In the November 2008 elections Georgia Senator Saxby Chambliss was forced into a runoff election against an unknown Democrat because Chambliss had voted for George W.  Bush’s stimulus plan. He was re-elected in the runoff but a strong message had been sent … this time to Republicans.

            So, early in 2009, with President Obama demanding Congress pass an unread, 1,000-page, trillion-dollar stimulus bill, an impromptu rally was organized in Gainesville, by normally non-political people, to promote the idea of swamping Washington with tea bags. On short notice it was held in a city park on the city’s main thoroughfare, between a historic old steam engine and a chicken monument, and several hundred people showed up with hand-lettered placards and a let’s-take-back-our-America attitude.

            This was only one small American town, and most mainstream media was either laughing at, or downplaying, the “tea baggers”. But, mostly unnoticed, the Tea Party movement had already caught fire on the internet. As the Progressive Democrats pushed cap-and-trade, and single payer medical care, and a dozen other initiatives, while the new President toured the world, somebody, somewhere decided the only way to get Washington’s attention was to have a Tea Party rally on the Mall. In less than three weeks it happened. Conservatives said one-million were there; liberals conceded 250,000.

            A number of families (hear that, families) went to Washington from Northeast Georgia, knowing only what they learned on the web. And back home, in Cumming, Georgia, an ad hoc group decided to support the Washington march with a local Tea Party rally, and I was asked to emcee it. The meeting was held on the Forsyth County courthouse front steps, and with practically no publicity, the people turned out. Two things happened locally at this point. First a petition was signed on a couple of card tables on the Cumming courthouse lawn, so now there was a record of interested  people for local e-mailing. And secondly, from the internet activity, and the meeting in Washington, we knew we were not alone. We knew this was truly a national Populist Uprising.

            Fast forward to November 2009. The “Tea Party People” at the grass roots level all across America latched on to the idea that a “good showing” by a conservative Republican running for the Senate seat in liberal Massachusetts, vacated by the death of Ted Kennedy, would send a strong message to Obama, Pelosi and Reid to back off their “socialist ways.” Four separate people, three who never before had contributed to a political candidate, asked me to help them figure out how to e-mail money to Senate candidate Scott Brown … no gift more than $100. As one frustrated person said: “I just HAVE to do something.”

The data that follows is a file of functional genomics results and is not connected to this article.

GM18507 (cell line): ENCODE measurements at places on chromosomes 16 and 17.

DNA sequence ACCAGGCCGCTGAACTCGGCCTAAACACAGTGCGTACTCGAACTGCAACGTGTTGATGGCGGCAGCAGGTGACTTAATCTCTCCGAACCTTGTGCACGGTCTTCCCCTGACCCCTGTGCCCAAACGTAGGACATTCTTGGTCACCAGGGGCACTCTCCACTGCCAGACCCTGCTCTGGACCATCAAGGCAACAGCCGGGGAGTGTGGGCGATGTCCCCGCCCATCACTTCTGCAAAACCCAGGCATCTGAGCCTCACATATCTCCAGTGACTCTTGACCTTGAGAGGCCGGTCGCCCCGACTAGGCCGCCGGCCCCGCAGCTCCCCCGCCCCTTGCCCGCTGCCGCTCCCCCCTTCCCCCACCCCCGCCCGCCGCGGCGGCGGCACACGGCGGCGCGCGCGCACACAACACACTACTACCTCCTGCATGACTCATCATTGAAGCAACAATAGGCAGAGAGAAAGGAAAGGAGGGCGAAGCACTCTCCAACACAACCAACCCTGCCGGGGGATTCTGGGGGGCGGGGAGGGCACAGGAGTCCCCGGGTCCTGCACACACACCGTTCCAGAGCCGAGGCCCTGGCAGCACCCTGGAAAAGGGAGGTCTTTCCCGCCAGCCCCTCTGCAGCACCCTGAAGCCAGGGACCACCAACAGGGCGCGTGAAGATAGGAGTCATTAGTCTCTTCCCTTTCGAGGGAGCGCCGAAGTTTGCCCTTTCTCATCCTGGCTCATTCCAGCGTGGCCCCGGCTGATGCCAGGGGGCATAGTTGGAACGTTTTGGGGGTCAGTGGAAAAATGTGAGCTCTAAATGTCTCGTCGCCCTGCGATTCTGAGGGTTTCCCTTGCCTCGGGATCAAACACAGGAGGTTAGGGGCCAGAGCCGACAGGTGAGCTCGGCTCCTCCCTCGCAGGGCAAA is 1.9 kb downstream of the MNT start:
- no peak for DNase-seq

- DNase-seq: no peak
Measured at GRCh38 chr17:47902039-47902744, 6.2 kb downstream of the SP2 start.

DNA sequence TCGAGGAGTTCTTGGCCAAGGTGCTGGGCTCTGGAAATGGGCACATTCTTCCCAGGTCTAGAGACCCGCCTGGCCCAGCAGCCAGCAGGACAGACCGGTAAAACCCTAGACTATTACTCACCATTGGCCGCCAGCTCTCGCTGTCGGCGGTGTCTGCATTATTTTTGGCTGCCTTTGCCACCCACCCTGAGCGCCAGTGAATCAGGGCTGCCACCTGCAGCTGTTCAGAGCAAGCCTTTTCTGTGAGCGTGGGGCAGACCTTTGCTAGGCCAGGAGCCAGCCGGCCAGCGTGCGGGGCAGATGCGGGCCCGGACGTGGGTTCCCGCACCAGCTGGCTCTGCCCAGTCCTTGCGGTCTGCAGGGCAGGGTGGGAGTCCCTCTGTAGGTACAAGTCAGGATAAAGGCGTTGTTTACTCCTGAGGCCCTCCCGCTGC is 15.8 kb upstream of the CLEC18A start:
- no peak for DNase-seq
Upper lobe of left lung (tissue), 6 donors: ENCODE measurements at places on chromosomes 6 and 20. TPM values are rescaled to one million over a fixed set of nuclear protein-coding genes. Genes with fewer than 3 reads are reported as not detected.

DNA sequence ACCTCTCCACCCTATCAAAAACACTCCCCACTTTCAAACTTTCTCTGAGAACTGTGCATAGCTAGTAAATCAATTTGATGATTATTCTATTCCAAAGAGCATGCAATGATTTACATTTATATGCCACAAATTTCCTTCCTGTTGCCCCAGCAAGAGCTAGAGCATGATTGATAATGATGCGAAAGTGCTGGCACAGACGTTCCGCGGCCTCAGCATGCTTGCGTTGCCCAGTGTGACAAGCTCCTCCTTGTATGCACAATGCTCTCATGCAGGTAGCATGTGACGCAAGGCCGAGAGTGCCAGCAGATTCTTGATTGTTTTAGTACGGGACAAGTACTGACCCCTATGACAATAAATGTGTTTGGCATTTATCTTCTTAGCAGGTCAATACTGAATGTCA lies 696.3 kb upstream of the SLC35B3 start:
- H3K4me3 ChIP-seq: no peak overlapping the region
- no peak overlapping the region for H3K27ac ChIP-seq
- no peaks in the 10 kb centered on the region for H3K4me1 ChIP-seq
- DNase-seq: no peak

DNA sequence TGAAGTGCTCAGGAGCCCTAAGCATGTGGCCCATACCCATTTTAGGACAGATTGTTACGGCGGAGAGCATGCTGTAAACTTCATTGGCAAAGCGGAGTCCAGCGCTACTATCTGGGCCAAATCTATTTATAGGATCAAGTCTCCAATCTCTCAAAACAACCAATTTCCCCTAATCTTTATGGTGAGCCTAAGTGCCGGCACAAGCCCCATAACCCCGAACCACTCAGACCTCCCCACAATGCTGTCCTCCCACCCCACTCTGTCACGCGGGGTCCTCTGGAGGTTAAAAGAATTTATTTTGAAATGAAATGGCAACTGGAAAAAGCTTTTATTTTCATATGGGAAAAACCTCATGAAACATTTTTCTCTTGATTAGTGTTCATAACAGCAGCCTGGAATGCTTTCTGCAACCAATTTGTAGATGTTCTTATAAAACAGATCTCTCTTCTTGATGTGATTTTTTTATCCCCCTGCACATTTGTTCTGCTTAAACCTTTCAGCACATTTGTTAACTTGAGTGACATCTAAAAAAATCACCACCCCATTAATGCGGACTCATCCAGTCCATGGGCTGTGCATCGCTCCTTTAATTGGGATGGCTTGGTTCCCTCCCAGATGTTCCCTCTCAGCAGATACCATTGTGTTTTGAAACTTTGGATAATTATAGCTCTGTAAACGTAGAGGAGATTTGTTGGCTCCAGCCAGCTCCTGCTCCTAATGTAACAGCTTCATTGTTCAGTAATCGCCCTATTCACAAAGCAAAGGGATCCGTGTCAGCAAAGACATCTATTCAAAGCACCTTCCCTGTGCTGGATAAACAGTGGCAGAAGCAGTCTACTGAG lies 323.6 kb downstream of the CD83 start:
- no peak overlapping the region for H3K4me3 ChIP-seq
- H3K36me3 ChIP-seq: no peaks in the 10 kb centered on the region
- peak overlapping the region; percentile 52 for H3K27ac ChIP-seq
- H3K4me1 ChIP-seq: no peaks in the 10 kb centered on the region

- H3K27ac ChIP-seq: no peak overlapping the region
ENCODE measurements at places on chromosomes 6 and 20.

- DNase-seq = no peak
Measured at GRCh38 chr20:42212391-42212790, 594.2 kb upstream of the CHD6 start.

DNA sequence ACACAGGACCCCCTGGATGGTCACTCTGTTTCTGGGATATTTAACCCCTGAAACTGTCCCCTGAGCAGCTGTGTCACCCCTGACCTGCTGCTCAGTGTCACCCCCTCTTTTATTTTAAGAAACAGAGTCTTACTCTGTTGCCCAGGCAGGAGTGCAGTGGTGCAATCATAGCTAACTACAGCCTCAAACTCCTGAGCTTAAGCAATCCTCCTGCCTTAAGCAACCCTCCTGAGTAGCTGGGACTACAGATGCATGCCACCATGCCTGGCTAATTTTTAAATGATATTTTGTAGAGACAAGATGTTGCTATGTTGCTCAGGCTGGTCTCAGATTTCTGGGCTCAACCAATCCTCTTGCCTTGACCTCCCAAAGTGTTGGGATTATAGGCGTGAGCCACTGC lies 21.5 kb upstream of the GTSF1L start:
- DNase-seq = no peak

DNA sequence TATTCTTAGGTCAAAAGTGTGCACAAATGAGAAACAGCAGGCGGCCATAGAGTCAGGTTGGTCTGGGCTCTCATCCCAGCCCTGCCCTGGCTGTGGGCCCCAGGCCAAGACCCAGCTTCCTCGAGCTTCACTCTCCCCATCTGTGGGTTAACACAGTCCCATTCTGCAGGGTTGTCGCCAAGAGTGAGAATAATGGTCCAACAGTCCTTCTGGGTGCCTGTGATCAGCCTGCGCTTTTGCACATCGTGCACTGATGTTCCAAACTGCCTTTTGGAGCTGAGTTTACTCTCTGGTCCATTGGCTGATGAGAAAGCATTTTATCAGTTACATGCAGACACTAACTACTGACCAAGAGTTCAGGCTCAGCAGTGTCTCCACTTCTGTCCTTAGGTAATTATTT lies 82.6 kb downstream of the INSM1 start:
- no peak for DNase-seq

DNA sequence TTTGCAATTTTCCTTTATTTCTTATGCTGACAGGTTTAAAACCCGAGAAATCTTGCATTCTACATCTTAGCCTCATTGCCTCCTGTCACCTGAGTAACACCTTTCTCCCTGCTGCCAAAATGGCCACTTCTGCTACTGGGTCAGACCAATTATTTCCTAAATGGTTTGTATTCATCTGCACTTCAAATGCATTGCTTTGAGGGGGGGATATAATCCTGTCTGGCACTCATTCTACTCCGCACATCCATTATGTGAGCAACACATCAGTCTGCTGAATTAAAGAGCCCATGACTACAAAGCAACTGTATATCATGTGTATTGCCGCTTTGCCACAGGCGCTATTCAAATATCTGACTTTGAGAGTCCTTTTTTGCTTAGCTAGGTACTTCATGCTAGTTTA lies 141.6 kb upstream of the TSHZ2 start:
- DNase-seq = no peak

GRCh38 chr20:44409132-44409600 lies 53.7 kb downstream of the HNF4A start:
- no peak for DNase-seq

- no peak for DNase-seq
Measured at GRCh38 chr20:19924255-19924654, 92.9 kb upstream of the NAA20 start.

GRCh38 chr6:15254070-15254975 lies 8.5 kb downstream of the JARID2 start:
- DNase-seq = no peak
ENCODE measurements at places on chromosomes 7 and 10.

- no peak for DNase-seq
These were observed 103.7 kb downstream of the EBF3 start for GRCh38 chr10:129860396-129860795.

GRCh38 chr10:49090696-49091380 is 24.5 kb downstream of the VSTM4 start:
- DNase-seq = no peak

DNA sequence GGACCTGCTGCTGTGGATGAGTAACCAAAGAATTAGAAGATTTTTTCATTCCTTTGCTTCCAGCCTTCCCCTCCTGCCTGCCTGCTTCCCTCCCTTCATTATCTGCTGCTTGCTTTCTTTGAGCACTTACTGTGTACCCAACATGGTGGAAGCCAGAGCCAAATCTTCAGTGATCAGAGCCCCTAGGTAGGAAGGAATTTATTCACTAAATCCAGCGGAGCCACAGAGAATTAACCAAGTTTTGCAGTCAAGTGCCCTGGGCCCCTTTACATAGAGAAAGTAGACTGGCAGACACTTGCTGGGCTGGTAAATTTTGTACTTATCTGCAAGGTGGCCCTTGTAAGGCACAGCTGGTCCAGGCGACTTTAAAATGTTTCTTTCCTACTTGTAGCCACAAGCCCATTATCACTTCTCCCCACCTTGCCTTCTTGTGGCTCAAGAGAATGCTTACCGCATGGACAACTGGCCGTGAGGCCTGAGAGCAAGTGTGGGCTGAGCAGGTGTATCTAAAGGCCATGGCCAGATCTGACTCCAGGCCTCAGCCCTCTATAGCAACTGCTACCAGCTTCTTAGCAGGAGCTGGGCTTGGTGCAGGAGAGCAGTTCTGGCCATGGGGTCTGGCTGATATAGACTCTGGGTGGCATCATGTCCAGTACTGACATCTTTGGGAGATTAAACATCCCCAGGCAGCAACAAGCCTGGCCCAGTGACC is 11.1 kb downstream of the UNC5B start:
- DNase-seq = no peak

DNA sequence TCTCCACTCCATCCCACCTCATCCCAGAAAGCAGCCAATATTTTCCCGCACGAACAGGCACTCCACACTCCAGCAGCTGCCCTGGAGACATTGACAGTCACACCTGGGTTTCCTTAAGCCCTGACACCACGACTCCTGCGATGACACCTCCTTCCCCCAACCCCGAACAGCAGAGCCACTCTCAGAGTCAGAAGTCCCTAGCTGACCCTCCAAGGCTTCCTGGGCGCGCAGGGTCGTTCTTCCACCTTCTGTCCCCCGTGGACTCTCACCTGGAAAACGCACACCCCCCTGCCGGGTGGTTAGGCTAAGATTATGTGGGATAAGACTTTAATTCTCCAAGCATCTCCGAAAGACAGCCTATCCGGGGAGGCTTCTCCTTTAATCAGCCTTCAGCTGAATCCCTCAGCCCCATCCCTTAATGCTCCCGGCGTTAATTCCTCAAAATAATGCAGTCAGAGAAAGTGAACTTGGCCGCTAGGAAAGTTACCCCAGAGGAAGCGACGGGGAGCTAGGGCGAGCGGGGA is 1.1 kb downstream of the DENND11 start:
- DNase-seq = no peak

Tea Party Populists realized well before Washington Democrats and the mainstream media that the upcoming Massachusetts election might be more than simply a strong message. It is now known that Scott Brown campaign money flowed in from all over the U. s., and by the time the President came off his campaign to push Obamacare through, and went to Massachusetts to campaign, it was too late. Scott Brown became Republican Senator number 41.

            As this is being written, the Tea Party has finished a national gathering in Nashville, and the first hurdle – the eternal urge to create a third party, and thus lose all power – has been averted.

            If the Tea Party Populist Uprising continues to be a major factor in American politics, this will likely be its first chapter. As with most history, only time will tell.

                                                            — 30 —